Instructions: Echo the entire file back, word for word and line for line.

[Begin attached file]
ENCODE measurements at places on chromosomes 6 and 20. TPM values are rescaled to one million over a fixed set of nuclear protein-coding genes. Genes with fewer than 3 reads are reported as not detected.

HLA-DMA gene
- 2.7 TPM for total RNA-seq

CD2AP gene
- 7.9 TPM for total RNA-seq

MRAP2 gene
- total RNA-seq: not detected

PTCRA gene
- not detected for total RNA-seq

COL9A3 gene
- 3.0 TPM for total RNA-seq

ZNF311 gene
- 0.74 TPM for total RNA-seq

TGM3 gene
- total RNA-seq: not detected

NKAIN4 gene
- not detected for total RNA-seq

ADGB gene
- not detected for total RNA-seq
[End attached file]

ENCODE measurements at places on chromosomes 6 and 20. TPM values are rescaled to one million over a fixed set of nuclear protein-coding genes. Genes with fewer than 3 reads are reported as not detected.

HLA-DMA gene
- 2.7 TPM for total RNA-seq

CD2AP gene
- 7.9 TPM for total RNA-seq

MRAP2 gene
- total RNA-seq: not detected

PTCRA gene
- not detected for total RNA-seq

COL9A3 gene
- 3.0 TPM for total RNA-seq

ZNF311 gene
- 0.74 TPM for total RNA-seq

TGM3 gene
- total RNA-seq: not detected

NKAIN4 gene
- not detected for total RNA-seq

ADGB gene
- not detected for total RNA-seq